Development and Regional Trade Agreements - Entrenching Structural Inequities

13 Pages Posted: 19 Jan 2018 Last revised: 21 Jun 2018

See all articles by Antonia Eliason

Antonia Eliason

University of Mississippi School of Law

Date Written: January 18, 2018


Multilateralism has the power to engender positive economic benefits through international trade, both for the countries that participate in the system and for individuals that may benefit from lowered costs. Nevertheless, as any student of introductory trade theory knows, with economic gains from trade come economic losses, and how multilateral rulemaking institutions and individual countries address those losses will shape the outcomes for individual participants in the system.

Regionalism and the plurilateral trade agreements arising from the consequent fragmentation of international trade, by contrast, are unlikely to result in improvements in living standards on a global level. Particularly where developing country issues are at stake, regional trade agreements, at least as currently being negotiated, will stand to increase the divide between developed and developing countries — between the Global North and the Global South. This essay offers a critique of the trend towards regionalism and challenges the idea that continued trade liberalization is either necessary or desirable, at least at this juncture. Rather than negotiating regional trade agreements, the focus should be on shoring up multilateralism by refocusing the World Trade Organization (WTO) on the goals in its preamble, particularly those of sustainable development.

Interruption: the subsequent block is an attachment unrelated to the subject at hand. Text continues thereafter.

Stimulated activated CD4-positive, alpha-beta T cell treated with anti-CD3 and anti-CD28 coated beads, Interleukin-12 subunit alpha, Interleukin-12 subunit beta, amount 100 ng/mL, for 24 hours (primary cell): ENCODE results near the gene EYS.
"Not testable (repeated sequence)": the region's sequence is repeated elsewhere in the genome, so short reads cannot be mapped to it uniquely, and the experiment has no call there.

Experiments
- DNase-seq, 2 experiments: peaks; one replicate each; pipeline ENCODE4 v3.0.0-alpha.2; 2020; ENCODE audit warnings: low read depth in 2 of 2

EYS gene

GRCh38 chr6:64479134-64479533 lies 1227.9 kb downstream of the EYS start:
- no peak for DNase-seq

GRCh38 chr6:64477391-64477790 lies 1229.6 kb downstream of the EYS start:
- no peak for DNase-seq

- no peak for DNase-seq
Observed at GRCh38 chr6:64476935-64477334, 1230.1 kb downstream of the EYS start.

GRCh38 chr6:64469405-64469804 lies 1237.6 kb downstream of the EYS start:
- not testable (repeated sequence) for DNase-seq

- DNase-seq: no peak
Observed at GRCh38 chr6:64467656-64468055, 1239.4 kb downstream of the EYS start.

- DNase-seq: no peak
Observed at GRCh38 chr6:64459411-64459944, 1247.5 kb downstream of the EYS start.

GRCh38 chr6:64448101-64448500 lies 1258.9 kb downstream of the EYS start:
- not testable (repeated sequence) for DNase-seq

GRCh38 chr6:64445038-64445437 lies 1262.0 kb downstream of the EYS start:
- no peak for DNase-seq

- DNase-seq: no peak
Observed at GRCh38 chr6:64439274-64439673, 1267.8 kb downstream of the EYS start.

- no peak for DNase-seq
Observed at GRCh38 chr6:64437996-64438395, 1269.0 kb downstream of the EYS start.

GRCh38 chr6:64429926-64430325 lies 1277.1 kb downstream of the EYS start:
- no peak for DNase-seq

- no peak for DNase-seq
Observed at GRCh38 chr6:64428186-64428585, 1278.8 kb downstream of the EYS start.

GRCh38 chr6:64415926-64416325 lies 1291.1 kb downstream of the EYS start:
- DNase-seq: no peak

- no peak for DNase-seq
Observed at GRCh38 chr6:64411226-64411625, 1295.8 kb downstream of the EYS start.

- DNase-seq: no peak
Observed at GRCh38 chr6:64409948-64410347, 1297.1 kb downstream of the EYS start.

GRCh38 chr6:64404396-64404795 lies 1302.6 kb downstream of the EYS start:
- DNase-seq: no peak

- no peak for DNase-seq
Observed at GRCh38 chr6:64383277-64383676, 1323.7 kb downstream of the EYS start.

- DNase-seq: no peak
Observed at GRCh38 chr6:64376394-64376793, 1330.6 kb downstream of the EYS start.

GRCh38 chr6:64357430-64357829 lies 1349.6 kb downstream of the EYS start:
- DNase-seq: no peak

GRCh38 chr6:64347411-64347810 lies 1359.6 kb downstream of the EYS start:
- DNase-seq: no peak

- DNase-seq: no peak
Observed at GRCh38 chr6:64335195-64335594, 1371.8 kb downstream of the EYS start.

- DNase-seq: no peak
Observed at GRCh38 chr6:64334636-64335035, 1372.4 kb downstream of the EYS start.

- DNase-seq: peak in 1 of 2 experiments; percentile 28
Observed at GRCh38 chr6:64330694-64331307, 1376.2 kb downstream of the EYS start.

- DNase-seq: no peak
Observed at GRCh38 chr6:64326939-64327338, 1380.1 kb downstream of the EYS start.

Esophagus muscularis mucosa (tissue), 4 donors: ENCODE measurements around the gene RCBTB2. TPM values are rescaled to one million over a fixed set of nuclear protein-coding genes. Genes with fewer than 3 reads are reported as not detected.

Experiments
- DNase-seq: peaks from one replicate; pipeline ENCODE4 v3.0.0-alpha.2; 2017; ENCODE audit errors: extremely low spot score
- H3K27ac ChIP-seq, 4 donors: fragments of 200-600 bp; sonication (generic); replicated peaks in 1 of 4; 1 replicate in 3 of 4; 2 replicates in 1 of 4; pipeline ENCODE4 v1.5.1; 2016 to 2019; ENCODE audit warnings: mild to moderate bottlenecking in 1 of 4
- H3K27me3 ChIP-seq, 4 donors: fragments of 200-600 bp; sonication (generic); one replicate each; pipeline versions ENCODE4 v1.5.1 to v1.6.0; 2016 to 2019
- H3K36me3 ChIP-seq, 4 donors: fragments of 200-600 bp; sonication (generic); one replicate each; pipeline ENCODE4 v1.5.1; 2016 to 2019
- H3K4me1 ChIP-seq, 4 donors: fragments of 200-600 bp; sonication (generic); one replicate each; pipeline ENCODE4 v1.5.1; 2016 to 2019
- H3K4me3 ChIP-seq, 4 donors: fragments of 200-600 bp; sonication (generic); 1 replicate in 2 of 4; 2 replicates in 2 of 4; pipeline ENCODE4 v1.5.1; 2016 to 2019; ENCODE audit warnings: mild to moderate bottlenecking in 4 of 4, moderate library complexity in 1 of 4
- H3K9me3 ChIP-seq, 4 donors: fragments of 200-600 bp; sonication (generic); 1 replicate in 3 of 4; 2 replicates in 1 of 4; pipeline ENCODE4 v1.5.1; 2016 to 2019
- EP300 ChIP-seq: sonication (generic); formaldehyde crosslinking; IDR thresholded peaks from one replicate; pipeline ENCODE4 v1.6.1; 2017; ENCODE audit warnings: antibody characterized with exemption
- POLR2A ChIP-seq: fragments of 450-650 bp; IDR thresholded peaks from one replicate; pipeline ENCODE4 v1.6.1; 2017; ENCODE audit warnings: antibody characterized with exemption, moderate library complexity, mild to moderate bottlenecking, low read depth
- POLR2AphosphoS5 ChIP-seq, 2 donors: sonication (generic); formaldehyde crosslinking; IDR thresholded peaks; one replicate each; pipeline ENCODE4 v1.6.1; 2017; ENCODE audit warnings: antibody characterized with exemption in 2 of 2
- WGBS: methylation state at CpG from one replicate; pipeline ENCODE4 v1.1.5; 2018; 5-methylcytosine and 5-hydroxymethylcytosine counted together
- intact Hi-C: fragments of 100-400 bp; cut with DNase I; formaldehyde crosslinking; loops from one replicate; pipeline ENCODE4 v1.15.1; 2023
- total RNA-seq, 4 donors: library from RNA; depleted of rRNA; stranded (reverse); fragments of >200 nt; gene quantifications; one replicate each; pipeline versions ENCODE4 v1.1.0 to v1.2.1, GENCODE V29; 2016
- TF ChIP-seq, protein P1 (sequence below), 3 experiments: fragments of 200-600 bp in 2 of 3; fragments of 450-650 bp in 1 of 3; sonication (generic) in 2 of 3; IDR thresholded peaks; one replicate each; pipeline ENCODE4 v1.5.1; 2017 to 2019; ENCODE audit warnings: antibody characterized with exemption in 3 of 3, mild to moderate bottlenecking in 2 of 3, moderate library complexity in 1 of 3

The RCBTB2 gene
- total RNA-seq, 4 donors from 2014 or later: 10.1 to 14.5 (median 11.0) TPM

Keywords: WTO, International Trade, Capitalism, Regional Trade Agreements, TPP, CETA, RCEP, Global South, Development, Climate Change

JEL Classification: K33

Suggested Citation

Eliason, Antonia, Development and Regional Trade Agreements - Entrenching Structural Inequities (January 18, 2018). Georgia Journal of International and Comparative Law, Vol. 46, No. 3, 2018, Available at SSRN: or

Antonia Eliason (Contact Author)

University of Mississippi School of Law ( email )

Lamar Law Center
P.O. Box 1848
University, MS 38677
United States

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